Does Salary Sacrificing Superannuation Affect Your Employer’s SGC Responsibilities?

A financial exchange is occurring between two individuals involving a couple of dollar bills and a document on the table, demonstrating the importance of accurate bookkeeping in Sydney to ensure proper financial record-keeping and accountability.

CURRENT AS AT 23 December 2019

Starting from 01st January 2020, a significant change has been implemented regarding calculating employer super guarantee obligations for employees in Sydney. Previously, when an employee chose to salary sacrifice a portion of their income, the employer could determine the 9.5% Super Guarantee (SG) based on the net salary after deducting the salary sacrifice.

However, this practise has been modified. Irrespective of the amount an employee opts for salary sacrifice, salary-sacrificed super contributions will no longer be considered when calculating the base for employer super guarantee obligations. This alteration affects the way accountants in Sydney must now calculate these obligations for their clients.

The amount of super that employers need to pay is 9.5% of the employee’s ordinary time earnings base (sum of the employee’s OTE and any sacrificed OTE amounts), without considering any amounts of the salary sacrifice.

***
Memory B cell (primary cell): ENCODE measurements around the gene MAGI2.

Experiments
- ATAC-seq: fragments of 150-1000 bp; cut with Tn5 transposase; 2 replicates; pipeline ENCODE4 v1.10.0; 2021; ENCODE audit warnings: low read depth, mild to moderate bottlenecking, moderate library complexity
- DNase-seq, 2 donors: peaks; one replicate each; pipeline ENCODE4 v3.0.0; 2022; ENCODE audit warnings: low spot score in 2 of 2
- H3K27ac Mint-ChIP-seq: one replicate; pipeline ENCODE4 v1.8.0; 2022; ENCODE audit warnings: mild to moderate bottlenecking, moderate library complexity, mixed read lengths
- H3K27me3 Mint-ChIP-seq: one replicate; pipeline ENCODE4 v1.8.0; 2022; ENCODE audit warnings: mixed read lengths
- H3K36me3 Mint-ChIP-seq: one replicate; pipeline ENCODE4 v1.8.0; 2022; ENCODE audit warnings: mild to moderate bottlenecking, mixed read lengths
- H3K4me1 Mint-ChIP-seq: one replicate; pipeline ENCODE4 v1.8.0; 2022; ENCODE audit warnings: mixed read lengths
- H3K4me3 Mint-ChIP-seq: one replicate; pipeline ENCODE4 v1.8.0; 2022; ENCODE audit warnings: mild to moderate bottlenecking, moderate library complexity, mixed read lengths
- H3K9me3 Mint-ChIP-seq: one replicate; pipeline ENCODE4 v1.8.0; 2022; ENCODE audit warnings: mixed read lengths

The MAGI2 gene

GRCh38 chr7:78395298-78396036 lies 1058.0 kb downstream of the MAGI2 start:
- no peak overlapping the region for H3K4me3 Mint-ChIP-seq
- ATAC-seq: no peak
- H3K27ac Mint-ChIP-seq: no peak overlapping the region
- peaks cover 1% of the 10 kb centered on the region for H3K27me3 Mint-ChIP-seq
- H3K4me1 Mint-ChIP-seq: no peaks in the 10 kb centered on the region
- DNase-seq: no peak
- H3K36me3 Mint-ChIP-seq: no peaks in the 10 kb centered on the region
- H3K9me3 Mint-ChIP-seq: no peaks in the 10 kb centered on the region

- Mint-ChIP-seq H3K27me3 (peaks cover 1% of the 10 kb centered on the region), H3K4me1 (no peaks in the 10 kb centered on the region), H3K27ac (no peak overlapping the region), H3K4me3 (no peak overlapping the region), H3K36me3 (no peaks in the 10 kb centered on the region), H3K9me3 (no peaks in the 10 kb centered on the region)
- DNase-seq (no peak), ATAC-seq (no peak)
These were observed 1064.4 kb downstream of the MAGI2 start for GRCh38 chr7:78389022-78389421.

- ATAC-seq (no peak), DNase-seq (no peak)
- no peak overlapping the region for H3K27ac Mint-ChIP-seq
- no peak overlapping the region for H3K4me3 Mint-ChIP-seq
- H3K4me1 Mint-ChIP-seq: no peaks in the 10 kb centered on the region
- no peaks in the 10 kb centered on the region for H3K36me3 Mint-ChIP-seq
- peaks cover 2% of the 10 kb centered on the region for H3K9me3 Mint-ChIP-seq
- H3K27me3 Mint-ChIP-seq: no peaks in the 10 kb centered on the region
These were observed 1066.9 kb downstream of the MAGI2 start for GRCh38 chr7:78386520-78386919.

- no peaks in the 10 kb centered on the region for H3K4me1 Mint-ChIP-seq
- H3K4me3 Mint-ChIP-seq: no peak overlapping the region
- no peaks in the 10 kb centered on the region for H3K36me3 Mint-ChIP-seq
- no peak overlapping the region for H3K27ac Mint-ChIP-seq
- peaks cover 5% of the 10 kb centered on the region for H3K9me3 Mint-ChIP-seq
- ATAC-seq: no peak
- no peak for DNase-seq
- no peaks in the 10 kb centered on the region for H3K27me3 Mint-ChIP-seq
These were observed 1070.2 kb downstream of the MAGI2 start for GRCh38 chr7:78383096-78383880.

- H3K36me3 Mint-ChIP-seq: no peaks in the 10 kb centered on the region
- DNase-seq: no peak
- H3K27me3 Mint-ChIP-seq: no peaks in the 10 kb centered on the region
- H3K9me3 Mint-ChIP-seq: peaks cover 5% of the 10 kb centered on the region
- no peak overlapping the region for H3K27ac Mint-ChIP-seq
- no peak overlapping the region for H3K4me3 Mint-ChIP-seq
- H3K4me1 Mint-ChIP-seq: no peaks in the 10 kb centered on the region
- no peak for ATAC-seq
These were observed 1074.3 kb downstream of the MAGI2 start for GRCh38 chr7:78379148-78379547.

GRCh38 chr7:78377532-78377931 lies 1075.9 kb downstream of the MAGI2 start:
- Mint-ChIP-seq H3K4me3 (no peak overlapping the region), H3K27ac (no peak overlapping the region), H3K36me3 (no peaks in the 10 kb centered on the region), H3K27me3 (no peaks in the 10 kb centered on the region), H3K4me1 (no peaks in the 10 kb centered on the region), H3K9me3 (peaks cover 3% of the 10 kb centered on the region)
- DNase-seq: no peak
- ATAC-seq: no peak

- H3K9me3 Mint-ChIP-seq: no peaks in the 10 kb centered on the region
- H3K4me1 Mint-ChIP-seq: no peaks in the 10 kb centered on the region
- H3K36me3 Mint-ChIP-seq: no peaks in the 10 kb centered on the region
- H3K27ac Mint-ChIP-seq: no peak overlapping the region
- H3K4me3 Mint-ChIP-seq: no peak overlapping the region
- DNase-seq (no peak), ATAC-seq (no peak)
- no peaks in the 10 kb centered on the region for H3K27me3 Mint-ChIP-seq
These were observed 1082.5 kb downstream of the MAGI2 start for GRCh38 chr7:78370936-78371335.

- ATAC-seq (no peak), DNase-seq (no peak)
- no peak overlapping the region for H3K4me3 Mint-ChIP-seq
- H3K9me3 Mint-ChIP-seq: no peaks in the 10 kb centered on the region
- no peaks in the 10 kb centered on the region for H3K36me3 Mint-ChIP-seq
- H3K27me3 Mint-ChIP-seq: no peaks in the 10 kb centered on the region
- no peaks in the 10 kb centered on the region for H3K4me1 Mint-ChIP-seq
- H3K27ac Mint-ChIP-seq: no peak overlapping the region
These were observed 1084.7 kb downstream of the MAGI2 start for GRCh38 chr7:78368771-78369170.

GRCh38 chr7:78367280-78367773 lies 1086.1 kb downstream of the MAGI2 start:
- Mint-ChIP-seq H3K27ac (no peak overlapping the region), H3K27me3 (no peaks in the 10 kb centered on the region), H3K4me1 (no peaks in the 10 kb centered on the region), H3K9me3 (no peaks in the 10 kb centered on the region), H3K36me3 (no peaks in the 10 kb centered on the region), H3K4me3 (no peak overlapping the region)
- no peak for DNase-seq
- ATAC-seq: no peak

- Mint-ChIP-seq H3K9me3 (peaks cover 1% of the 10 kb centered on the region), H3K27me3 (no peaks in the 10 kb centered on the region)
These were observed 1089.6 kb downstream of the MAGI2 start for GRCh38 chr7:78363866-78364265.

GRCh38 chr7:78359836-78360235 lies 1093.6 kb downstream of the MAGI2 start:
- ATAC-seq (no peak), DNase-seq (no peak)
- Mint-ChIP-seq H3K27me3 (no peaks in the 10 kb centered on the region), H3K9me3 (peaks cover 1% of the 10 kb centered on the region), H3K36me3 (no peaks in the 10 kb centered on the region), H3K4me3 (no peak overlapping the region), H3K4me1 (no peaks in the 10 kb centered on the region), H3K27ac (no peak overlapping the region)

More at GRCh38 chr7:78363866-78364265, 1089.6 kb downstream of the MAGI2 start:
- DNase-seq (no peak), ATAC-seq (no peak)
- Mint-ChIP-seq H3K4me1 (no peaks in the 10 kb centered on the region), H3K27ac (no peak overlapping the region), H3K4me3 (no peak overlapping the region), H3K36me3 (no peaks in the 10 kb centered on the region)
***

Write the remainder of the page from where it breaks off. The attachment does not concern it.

If you have salary sacrifice arrangements, you will need to:

·         review the salary sacrifice arrangements that are currently in place, ensuring:

o   the employee’s OTE base is used to calculate the SG obligation

o   not count the salary sacrificed amounts towards the minimum amount of SG needing to be paid

·         check that the payroll system correctly calculates the SG obligation in light of these changes (in Xero, you just needed to untick the box – which reduces SGC)


For more information:—information-for-employers/

Despite this, the limit on concessional contributions of $25,000 per year is still in place, so the maximum super for each individual, whether SG or salary sacrifice, is still limited to $25,000.

As always, if you have any questions, please get in touch with your client manager to discuss.

Kreston Stanley Williamson Team

*Correct as of December 2019

Disclaimer – Kreston Stanley Williamson has produced this article to serve its clients and associates. The information contained in the article is of general comment only and is not intended to be advice on any particular matter. Before acting on any areas in this article, you must seek advice about your circumstances. Liability is limited by a scheme approved under professional standards legislation.

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